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far as this particular notion is concerned, the mind is passive; so that
here again we have to assume that, if we are capable of knowing active
things at all, they must also be passive and so once again it would
appear that the mere fact that thing is known is not a sufficient
reason for saying that it cannot act. And, of course, when the attempt
is made to distinguish ways of knowing in relation to the different
essences which have to known, then the problem arises of explaining how
the relation between these different things can possibly be known.
For example, according to Berkeley we know “A mind produces an idea”; and
here Berkeley in the end suggests that, we have a notion of that relation;
that “produces” is a notion. But we cannot have either a notion or
an idea of the whole proposition, that is, we can never know it at all.

Assuming, however, that he has proved that objects are perfectly
passive and cannot affect either us or one another, Berkeley goes on to
raise the question of the cause of ideas. He has said that ideas have
manifestly no power in them whereby one could produce another; and in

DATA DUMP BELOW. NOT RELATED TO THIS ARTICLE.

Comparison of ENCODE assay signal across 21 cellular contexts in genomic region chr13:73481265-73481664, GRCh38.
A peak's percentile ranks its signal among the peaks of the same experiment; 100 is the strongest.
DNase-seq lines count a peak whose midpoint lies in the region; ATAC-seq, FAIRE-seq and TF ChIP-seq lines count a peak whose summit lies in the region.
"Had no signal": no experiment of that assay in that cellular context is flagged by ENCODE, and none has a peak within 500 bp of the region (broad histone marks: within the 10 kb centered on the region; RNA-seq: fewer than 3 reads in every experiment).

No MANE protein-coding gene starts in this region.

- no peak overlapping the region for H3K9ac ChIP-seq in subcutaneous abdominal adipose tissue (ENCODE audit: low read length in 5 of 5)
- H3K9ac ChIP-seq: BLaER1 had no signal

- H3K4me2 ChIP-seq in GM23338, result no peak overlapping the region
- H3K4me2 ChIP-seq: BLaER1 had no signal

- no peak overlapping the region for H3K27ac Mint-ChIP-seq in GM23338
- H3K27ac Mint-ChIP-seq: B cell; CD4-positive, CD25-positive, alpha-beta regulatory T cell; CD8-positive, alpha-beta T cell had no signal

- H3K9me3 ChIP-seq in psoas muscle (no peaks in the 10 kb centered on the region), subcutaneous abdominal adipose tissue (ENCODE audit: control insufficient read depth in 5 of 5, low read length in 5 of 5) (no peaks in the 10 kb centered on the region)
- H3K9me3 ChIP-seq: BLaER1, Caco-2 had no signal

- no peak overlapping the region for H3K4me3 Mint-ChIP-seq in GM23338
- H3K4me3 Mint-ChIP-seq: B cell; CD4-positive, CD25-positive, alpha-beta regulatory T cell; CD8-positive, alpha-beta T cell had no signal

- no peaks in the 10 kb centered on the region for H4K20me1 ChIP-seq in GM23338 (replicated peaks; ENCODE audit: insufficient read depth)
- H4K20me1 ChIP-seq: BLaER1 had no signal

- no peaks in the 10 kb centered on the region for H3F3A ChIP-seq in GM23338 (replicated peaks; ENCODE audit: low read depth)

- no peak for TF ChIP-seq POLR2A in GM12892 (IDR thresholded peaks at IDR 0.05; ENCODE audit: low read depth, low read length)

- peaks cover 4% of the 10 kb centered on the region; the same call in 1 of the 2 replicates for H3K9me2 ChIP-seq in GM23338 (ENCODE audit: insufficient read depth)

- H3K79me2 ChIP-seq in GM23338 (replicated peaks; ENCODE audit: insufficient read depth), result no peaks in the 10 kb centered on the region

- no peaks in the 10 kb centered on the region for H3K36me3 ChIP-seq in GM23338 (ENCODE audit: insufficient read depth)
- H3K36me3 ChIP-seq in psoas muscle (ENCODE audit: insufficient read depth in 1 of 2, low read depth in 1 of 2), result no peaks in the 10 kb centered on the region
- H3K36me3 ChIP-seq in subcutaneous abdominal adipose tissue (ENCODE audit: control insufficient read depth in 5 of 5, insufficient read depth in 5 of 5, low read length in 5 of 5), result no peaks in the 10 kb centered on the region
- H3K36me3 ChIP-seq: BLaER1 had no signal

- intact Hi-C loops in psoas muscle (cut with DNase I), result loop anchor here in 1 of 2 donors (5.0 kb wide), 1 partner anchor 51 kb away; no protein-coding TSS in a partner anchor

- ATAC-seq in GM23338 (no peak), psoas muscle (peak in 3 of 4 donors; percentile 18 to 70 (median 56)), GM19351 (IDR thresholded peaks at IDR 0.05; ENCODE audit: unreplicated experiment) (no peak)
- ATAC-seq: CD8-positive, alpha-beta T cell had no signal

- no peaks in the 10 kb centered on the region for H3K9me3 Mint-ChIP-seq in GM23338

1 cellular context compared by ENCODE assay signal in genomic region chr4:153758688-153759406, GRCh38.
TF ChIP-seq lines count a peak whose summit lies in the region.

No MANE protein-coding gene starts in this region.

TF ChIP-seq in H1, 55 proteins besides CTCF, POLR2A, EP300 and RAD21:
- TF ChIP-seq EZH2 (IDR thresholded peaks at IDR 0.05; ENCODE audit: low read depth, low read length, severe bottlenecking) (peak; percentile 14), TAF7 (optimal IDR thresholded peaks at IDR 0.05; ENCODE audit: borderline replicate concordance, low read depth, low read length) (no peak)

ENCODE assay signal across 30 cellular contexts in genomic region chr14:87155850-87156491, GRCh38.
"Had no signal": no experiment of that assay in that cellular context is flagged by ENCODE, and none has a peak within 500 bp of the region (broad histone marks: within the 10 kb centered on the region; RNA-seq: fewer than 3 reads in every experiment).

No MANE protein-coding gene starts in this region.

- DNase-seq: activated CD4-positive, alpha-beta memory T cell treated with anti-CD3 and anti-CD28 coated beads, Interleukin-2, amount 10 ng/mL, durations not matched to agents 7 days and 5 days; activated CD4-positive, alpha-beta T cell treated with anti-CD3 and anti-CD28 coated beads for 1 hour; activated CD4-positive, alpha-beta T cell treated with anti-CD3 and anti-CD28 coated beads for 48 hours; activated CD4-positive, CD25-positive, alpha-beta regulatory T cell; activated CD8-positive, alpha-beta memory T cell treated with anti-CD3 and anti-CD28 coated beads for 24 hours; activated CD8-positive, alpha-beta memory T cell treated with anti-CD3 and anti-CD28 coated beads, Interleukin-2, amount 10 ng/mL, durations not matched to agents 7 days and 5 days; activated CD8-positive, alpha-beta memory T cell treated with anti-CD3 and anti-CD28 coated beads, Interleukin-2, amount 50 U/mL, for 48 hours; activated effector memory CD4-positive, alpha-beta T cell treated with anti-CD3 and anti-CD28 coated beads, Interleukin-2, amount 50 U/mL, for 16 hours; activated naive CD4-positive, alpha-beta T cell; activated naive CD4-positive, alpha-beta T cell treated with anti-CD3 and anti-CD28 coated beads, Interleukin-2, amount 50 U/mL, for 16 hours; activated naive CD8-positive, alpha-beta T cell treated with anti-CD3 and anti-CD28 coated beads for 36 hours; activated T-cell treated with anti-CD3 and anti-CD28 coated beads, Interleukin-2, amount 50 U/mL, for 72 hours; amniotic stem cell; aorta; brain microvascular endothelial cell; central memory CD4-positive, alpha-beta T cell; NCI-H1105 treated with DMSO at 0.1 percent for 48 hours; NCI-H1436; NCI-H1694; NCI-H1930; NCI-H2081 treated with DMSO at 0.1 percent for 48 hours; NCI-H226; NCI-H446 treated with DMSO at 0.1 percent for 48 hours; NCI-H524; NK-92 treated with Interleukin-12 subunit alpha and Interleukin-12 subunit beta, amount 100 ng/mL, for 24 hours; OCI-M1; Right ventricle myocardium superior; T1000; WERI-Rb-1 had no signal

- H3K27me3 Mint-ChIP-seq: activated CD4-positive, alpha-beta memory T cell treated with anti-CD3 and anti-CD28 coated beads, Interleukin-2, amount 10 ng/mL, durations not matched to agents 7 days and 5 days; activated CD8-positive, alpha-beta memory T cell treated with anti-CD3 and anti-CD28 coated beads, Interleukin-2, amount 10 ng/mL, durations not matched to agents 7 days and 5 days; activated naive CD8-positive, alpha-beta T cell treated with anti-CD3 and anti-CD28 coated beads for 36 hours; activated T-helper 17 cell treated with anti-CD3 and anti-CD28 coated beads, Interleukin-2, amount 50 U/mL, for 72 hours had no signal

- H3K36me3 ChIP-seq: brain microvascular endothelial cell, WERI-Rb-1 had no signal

this respect he is at one with Hume. But Hume goes further and denies
that we can have any idea of power at all; and, moreover, the importance
of Hume's position lies in this that he shows quite clearly that there
can be no question of the cause of any particular idea unless this
relation of causing lies within the realm of ideas however limited or
however extended that realm may be; that is, unless we can have, as a
definite object of experience, something causing an idea---and we have
that only if both the something and the relation of causing belong to
the realm of ideas---, then the question in regard to any particular
idea which we happen to choose---what was its cause--would be an absolutely
meaningless one.

There are, however, difficulties in Hume's theory of causality as
well as in Berkeley's mainly because he does speak about the objects